Even the things that were getting worse turned around. After 1965, levels of murder and other crimes rose for a while, but then fell back and are now lower than they were then. The number of cars produced in Britain fell as our industrial relations deteriorated, then rose again and will soon break the record set in 1972. Britain is making more cars than Germany, 80 per cent of them for export.
Likewise, London’s role as a capital of global finance shrank for a while, but then boomed as never before, giving us an unrivalled role in international service industries — confounding the pessimists who warned us that we would become an irrelevance in the world, especially if we did not join the euro. London’s population shrank, then boomed as it became the city everybody’s rich people wanted to live in. That brings rising house prices. But rather that than Detroit’s urban deterioration.
Compared with many other countries, we have enviable opportunities ahead of us. We are sitting on one of the world’s largest shale-gas fields. Our economy is growing faster than any other in the western world. Unemployment is falling faster than anybody predicted and is less than half that of France, one quarter than of Spain. According to the 2015 Global Entrepreneurship Index, published last month, we are the most entrepreneurial country in Europe and the fourth most entrepreneurial in the world, our highest-ever ranking.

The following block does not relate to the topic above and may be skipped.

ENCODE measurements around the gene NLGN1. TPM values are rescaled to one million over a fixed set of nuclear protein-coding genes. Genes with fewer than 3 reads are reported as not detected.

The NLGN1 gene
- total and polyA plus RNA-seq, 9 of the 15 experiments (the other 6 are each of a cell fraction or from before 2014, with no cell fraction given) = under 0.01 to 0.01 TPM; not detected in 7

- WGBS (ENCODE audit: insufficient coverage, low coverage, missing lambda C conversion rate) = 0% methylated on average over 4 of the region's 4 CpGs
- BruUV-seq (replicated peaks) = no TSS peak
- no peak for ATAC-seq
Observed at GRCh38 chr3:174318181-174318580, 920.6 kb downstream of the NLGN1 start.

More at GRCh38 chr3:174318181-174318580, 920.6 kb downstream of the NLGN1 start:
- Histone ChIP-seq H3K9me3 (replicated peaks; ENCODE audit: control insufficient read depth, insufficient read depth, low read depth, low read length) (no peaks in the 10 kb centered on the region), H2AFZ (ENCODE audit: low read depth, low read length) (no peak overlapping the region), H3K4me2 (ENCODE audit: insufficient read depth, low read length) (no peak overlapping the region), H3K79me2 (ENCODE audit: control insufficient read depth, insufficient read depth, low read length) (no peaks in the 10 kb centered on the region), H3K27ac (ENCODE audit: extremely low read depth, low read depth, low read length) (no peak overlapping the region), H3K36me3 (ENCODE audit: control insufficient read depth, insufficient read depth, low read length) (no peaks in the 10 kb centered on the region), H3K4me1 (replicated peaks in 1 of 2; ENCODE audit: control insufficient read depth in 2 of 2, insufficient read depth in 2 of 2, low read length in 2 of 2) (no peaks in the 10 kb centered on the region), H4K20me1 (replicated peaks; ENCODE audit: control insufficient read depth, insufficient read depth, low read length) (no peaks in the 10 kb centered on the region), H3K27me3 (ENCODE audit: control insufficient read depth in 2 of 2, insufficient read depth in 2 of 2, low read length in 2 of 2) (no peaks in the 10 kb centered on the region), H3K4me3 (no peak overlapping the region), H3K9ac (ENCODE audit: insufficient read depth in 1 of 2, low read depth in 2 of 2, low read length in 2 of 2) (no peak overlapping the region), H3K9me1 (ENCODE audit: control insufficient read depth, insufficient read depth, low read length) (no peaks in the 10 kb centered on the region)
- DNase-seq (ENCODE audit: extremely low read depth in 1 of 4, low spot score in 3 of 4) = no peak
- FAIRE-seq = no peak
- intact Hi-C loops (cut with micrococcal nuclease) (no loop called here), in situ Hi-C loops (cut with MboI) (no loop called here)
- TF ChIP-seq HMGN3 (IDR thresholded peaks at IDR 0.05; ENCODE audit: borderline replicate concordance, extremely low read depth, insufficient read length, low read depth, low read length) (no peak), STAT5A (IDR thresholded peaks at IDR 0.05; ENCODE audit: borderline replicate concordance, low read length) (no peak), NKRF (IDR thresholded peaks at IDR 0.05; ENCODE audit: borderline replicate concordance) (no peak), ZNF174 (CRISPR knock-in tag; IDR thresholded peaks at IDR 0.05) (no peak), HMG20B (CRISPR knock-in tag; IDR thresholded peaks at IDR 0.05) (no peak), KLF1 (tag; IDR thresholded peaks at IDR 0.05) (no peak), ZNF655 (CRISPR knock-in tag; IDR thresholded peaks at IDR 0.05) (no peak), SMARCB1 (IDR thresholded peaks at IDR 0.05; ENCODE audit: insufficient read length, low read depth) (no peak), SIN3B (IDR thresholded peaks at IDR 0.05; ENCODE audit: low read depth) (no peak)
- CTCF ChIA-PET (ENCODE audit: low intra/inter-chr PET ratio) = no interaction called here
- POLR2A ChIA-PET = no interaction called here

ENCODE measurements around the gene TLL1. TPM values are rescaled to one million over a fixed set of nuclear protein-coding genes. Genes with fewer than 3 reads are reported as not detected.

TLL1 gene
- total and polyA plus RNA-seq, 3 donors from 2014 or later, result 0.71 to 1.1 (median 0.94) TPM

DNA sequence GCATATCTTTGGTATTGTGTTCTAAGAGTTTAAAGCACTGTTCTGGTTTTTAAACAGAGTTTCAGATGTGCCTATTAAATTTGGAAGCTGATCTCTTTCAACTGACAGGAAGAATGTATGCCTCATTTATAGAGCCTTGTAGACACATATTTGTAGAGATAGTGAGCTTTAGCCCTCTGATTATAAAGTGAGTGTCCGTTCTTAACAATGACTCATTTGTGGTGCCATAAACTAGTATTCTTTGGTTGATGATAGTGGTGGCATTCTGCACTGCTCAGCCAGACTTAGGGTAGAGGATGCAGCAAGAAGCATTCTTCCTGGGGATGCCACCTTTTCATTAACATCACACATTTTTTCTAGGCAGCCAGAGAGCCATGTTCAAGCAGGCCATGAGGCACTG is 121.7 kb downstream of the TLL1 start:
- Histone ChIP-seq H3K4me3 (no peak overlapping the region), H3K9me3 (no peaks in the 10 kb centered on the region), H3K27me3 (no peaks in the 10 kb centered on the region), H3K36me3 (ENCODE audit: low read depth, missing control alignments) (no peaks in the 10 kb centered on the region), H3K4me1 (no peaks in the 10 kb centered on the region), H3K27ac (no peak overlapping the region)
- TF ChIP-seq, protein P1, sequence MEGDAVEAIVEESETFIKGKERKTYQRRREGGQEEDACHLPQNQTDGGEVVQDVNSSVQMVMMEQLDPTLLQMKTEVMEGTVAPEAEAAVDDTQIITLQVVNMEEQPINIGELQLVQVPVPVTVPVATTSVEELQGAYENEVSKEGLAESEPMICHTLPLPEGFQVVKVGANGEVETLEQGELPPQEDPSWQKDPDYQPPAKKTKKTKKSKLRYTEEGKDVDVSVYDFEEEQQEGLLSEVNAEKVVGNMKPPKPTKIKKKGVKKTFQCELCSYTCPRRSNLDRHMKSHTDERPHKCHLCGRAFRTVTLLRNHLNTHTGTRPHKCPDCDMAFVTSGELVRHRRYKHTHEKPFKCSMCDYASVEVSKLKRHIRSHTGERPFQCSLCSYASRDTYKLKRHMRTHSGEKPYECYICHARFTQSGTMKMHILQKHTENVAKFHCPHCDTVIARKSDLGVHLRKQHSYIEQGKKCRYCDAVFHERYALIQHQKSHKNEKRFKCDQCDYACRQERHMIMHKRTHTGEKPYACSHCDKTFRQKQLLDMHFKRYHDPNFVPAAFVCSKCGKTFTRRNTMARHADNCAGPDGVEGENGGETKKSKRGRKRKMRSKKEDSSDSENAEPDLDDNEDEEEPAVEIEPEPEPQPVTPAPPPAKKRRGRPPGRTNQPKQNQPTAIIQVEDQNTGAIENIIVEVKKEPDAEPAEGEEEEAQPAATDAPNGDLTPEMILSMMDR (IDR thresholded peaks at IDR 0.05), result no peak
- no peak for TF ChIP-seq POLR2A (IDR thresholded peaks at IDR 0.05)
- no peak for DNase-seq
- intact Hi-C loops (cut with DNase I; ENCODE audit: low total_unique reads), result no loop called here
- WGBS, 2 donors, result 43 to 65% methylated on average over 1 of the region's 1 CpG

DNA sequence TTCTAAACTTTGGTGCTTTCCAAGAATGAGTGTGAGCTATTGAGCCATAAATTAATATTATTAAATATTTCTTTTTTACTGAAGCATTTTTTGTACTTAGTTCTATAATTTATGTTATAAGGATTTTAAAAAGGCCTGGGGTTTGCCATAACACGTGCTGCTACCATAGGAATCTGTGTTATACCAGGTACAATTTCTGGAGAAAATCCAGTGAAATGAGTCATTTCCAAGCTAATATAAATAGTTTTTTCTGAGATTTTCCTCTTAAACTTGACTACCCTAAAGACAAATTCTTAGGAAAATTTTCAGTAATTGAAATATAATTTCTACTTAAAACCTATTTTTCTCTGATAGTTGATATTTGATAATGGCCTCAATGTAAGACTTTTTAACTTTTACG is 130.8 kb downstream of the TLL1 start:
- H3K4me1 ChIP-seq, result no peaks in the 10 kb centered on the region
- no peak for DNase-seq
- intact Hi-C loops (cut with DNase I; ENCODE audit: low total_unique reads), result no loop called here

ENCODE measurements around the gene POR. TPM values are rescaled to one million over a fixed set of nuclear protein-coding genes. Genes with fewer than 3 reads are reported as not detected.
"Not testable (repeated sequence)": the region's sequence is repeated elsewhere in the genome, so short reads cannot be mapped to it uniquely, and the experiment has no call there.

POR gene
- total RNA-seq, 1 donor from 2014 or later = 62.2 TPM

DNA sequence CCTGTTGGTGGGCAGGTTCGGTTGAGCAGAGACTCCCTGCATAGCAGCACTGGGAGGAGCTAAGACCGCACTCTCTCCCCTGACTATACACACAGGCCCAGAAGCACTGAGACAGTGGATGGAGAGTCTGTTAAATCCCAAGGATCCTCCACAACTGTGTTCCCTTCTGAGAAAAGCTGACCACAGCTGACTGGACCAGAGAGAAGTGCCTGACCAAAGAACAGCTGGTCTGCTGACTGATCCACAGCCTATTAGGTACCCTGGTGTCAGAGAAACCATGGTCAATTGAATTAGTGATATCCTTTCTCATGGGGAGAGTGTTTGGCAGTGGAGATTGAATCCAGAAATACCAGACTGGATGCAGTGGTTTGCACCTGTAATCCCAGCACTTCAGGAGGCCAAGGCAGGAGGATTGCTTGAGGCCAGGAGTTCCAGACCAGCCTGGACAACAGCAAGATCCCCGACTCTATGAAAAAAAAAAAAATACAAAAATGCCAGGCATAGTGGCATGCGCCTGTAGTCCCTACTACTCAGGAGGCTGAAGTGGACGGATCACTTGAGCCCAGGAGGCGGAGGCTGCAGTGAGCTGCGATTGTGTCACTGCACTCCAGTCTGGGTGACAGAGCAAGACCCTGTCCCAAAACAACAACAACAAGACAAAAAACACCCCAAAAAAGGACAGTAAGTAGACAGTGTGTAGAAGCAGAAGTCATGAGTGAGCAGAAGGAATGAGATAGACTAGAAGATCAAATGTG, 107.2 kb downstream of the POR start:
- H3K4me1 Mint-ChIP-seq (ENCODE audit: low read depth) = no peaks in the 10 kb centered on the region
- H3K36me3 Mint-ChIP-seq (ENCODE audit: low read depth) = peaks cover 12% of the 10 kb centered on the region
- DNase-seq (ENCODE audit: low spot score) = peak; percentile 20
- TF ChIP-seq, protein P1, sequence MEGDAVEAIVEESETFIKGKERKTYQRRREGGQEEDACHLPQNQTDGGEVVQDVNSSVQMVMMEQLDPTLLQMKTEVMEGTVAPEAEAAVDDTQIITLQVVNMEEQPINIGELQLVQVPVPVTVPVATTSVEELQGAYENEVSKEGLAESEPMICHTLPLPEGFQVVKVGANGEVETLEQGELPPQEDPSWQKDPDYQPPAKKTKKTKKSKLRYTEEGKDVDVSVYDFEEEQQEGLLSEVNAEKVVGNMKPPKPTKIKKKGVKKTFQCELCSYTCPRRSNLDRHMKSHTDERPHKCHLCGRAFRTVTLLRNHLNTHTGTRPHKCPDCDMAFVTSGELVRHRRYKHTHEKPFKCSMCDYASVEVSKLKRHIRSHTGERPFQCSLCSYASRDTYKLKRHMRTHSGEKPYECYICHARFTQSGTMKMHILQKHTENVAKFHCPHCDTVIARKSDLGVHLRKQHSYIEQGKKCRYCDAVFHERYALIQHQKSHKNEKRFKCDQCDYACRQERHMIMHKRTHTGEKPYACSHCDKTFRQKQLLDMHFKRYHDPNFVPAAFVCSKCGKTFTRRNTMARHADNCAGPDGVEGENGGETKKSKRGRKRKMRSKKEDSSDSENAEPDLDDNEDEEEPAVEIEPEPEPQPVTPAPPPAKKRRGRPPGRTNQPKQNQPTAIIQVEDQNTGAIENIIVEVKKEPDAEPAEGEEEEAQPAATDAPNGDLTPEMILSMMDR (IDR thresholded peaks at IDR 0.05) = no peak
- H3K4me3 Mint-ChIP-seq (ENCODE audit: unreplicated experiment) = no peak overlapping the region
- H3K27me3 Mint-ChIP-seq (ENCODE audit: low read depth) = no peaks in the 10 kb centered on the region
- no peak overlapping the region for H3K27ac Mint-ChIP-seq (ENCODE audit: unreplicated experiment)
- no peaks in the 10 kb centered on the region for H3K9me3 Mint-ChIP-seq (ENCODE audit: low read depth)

Don’t forget our natural advantages: a Goldilocks climate with none of the brutal cold or blistering heat that most countries experience at one season or another. Enough rain to keep the country green throughout the year, unlike most countries, but not so much (on the whole) as to annoy. And sufficiently unpredictable weather to be worth talking about, unlike in many countries. That it is a bit too dark at this time of year is a price worth paying for those long summer evenings.
Then there is a stunning coastline that is never more than 70 miles away, few snakes, bears, mosquitoes, tornadoes or earthquakes and no poison ivy to worry about when walking or gardening.
Plus a huge variety of landscapes crammed into a small land area and an amazingly rich architectural heritage. In short, we have an economy to rival America in a culture to rival Italy on a landscape to rival France with social cohesion to rival Germany.
Then we have a democratic tradition as strong as any in the world and an adherence to defending liberty that — for all the threats — is still far more robust than most people in the world can experience. And to cap it all, a brilliantly neutral and beneficent head of state who this coming September becomes our longest reigning monarch.
There is one giant fly in the ointment: the huge and rapidly growing national debt, alongside our steep levels of personal debt. Rightly, that will obsess us in an election year. Even so, let’s pause at New Year to contemplate what might go right in Britain.’